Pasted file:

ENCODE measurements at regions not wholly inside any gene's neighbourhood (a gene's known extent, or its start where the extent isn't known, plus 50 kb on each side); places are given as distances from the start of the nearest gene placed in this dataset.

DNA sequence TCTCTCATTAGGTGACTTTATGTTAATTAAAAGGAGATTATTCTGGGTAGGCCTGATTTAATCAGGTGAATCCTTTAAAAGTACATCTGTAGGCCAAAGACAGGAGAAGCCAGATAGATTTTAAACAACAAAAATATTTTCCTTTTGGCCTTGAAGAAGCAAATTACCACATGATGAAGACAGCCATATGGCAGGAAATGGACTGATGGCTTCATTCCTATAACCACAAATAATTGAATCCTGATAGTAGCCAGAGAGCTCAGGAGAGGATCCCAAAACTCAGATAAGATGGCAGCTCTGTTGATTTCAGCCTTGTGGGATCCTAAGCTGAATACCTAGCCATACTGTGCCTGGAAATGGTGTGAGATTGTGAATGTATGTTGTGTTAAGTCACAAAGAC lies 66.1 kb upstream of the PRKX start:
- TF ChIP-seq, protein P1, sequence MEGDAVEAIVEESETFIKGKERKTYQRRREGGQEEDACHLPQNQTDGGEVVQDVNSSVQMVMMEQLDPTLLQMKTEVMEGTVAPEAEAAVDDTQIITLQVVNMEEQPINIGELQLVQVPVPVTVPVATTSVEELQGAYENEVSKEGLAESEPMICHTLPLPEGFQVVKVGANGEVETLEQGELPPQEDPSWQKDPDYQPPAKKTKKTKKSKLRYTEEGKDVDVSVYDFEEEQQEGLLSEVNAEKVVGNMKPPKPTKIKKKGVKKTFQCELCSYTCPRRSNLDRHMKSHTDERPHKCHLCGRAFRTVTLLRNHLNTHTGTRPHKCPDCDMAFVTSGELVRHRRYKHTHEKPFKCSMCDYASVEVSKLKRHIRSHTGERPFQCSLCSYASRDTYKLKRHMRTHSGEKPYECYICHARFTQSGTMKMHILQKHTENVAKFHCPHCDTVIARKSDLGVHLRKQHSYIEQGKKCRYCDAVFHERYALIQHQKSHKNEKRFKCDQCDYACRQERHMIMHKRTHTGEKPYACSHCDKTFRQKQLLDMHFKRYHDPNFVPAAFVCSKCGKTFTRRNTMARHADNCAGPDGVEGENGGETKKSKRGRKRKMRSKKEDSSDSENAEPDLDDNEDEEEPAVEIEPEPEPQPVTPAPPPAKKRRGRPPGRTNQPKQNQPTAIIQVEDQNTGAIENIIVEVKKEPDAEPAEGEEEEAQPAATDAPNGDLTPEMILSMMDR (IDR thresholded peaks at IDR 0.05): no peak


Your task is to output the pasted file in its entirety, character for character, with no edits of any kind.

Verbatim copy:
ENCODE measurements at regions not wholly inside any gene's neighbourhood (a gene's known extent, or its start where the extent isn't known, plus 50 kb on each side); places are given as distances from the start of the nearest gene placed in this dataset.

DNA sequence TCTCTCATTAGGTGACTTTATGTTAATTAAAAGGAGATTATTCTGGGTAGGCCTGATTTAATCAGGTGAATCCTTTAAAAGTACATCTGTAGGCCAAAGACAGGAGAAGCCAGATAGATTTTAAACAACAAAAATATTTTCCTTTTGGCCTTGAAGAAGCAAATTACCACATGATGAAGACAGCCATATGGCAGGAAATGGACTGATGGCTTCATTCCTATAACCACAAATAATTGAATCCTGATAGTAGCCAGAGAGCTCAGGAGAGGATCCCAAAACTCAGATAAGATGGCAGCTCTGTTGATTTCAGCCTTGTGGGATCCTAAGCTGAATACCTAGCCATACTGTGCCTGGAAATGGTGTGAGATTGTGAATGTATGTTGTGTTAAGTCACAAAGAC lies 66.1 kb upstream of the PRKX start:
- TF ChIP-seq, protein P1, sequence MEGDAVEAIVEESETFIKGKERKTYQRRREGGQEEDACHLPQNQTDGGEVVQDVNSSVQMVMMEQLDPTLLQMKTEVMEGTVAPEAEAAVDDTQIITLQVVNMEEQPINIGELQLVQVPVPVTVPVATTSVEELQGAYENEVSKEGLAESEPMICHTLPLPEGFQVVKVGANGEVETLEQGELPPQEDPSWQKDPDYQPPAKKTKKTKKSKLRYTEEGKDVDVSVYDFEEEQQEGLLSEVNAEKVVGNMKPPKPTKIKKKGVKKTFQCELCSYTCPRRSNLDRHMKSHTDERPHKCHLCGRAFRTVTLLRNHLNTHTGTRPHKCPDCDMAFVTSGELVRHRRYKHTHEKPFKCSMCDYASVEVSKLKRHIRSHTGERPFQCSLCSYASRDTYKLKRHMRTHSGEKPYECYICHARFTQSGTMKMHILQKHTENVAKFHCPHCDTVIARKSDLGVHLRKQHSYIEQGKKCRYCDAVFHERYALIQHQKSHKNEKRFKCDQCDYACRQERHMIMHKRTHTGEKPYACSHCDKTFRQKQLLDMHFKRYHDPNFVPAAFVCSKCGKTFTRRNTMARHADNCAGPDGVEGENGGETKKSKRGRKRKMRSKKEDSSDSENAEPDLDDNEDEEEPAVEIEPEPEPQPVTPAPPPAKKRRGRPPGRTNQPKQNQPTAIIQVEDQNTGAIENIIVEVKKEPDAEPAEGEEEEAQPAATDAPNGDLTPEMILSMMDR (IDR thresholded peaks at IDR 0.05): no peak